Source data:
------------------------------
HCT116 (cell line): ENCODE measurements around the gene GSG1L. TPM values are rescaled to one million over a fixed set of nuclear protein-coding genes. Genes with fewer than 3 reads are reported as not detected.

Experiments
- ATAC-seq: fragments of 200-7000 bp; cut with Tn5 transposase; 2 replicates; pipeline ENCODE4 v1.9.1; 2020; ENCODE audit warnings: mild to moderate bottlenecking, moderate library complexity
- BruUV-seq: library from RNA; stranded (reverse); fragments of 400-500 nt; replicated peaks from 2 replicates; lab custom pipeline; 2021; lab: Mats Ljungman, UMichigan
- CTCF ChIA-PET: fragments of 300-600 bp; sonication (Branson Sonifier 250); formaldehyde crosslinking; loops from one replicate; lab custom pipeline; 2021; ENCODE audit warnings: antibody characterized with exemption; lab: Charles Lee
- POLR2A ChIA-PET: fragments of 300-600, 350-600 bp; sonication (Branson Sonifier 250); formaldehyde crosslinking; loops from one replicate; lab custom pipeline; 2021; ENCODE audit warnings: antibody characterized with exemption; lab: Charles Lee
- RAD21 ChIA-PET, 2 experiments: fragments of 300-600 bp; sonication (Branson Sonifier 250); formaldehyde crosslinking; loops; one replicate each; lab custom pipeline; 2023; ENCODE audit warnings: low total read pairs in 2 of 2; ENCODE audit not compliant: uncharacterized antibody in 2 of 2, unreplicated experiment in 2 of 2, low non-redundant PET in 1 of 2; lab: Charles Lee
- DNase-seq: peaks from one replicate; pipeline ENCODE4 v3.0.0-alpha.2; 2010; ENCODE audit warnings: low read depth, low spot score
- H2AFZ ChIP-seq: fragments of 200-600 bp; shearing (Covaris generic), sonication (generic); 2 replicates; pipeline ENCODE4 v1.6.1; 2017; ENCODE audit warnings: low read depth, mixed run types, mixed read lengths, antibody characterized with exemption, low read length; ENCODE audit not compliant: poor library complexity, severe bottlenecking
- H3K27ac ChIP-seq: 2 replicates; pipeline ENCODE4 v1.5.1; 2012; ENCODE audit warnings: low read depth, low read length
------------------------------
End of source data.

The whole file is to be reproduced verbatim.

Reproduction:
HCT116 (cell line): ENCODE measurements around the gene GSG1L. TPM values are rescaled to one million over a fixed set of nuclear protein-coding genes. Genes with fewer than 3 reads are reported as not detected.

Experiments
- ATAC-seq: fragments of 200-7000 bp; cut with Tn5 transposase; 2 replicates; pipeline ENCODE4 v1.9.1; 2020; ENCODE audit warnings: mild to moderate bottlenecking, moderate library complexity
- BruUV-seq: library from RNA; stranded (reverse); fragments of 400-500 nt; replicated peaks from 2 replicates; lab custom pipeline; 2021; lab: Mats Ljungman, UMichigan
- CTCF ChIA-PET: fragments of 300-600 bp; sonication (Branson Sonifier 250); formaldehyde crosslinking; loops from one replicate; lab custom pipeline; 2021; ENCODE audit warnings: antibody characterized with exemption; lab: Charles Lee
- POLR2A ChIA-PET: fragments of 300-600, 350-600 bp; sonication (Branson Sonifier 250); formaldehyde crosslinking; loops from one replicate; lab custom pipeline; 2021; ENCODE audit warnings: antibody characterized with exemption; lab: Charles Lee
- RAD21 ChIA-PET, 2 experiments: fragments of 300-600 bp; sonication (Branson Sonifier 250); formaldehyde crosslinking; loops; one replicate each; lab custom pipeline; 2023; ENCODE audit warnings: low total read pairs in 2 of 2; ENCODE audit not compliant: uncharacterized antibody in 2 of 2, unreplicated experiment in 2 of 2, low non-redundant PET in 1 of 2; lab: Charles Lee
- DNase-seq: peaks from one replicate; pipeline ENCODE4 v3.0.0-alpha.2; 2010; ENCODE audit warnings: low read depth, low spot score
- H2AFZ ChIP-seq: fragments of 200-600 bp; shearing (Covaris generic), sonication (generic); 2 replicates; pipeline ENCODE4 v1.6.1; 2017; ENCODE audit warnings: low read depth, mixed run types, mixed read lengths, antibody characterized with exemption, low read length; ENCODE audit not compliant: poor library complexity, severe bottlenecking
- H3K27ac ChIP-seq: 2 replicates; pipeline ENCODE4 v1.5.1; 2012; ENCODE audit warnings: low read depth, low read length